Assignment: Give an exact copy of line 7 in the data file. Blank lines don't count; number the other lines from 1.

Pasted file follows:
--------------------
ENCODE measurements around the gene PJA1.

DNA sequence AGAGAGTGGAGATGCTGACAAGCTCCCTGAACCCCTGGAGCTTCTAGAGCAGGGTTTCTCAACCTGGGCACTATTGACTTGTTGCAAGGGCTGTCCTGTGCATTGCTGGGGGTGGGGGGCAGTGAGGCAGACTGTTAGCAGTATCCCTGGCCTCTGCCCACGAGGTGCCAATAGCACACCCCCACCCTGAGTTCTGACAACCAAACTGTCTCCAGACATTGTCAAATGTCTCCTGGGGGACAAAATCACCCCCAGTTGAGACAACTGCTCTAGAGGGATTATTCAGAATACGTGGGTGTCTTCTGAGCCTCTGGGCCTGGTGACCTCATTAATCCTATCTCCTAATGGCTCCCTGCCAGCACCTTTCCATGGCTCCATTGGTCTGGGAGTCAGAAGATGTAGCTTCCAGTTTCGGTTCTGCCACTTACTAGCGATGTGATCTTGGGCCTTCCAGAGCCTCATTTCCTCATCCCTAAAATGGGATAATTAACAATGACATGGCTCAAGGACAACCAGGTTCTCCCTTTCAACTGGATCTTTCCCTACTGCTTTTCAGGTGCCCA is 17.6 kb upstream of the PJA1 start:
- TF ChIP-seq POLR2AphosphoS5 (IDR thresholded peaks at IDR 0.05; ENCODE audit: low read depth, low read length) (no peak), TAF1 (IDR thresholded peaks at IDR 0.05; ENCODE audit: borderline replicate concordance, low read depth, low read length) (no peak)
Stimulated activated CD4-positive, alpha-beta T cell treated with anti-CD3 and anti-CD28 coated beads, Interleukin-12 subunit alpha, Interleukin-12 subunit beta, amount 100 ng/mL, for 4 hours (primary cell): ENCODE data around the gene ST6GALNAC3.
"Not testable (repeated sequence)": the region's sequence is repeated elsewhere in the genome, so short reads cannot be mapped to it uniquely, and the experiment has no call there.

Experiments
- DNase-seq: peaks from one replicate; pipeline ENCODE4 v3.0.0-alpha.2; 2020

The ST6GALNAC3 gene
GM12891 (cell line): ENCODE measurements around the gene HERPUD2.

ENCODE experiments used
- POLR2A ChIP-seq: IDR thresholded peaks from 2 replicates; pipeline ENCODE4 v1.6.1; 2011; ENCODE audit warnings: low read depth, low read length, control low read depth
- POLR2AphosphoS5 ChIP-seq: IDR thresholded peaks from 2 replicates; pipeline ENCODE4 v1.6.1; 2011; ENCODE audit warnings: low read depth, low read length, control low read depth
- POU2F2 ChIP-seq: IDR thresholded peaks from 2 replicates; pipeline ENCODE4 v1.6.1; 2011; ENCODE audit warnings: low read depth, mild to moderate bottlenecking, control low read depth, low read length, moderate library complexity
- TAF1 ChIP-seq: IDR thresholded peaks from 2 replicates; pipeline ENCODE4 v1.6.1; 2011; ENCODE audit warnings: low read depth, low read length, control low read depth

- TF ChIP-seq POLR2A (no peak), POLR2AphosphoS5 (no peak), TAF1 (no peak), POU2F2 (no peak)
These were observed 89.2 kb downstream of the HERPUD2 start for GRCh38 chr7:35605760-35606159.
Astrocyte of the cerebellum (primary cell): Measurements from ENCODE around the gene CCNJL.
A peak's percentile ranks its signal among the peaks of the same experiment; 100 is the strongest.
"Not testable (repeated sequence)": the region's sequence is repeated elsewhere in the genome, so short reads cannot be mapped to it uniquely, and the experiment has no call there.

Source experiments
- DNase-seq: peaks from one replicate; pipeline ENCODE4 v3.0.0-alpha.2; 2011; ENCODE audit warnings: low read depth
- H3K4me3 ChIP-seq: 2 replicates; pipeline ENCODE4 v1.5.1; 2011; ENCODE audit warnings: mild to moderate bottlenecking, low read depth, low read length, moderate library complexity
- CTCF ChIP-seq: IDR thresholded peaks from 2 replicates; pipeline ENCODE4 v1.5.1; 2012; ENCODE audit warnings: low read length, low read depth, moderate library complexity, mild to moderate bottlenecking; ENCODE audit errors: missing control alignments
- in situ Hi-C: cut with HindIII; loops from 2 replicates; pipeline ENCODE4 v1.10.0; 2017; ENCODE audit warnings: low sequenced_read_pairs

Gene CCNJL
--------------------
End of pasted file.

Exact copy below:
- DNase-seq: peaks from one replicate; pipeline ENCODE4 v3.0.0-alpha.2; 2020